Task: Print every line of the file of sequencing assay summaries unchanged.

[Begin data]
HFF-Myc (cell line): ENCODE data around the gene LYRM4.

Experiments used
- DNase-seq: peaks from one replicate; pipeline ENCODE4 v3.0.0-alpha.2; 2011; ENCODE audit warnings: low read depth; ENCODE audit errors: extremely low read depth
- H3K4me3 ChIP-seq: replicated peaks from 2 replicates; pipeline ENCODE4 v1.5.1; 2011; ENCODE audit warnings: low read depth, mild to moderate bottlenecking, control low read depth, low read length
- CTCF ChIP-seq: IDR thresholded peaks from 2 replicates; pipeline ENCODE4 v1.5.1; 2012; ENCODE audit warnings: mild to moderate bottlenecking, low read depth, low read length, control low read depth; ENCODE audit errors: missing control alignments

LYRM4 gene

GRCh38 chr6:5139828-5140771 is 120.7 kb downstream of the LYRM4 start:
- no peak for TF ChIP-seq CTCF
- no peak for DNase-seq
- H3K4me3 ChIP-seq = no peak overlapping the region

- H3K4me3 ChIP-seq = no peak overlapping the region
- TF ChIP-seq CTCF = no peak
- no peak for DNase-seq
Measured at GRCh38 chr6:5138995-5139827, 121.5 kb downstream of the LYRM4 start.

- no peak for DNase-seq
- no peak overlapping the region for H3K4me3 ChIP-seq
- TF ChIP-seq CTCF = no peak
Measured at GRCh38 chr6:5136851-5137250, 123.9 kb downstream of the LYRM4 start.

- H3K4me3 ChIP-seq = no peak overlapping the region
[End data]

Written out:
HFF-Myc (cell line): ENCODE data around the gene LYRM4.

Experiments used
- DNase-seq: peaks from one replicate; pipeline ENCODE4 v3.0.0-alpha.2; 2011; ENCODE audit warnings: low read depth; ENCODE audit errors: extremely low read depth
- H3K4me3 ChIP-seq: replicated peaks from 2 replicates; pipeline ENCODE4 v1.5.1; 2011; ENCODE audit warnings: low read depth, mild to moderate bottlenecking, control low read depth, low read length
- CTCF ChIP-seq: IDR thresholded peaks from 2 replicates; pipeline ENCODE4 v1.5.1; 2012; ENCODE audit warnings: mild to moderate bottlenecking, low read depth, low read length, control low read depth; ENCODE audit errors: missing control alignments

LYRM4 gene

GRCh38 chr6:5139828-5140771 is 120.7 kb downstream of the LYRM4 start:
- no peak for TF ChIP-seq CTCF
- no peak for DNase-seq
- H3K4me3 ChIP-seq = no peak overlapping the region

- H3K4me3 ChIP-seq = no peak overlapping the region
- TF ChIP-seq CTCF = no peak
- no peak for DNase-seq
Measured at GRCh38 chr6:5138995-5139827, 121.5 kb downstream of the LYRM4 start.

- no peak for DNase-seq
- no peak overlapping the region for H3K4me3 ChIP-seq
- TF ChIP-seq CTCF = no peak
Measured at GRCh38 chr6:5136851-5137250, 123.9 kb downstream of the LYRM4 start.

- H3K4me3 ChIP-seq = no peak overlapping the region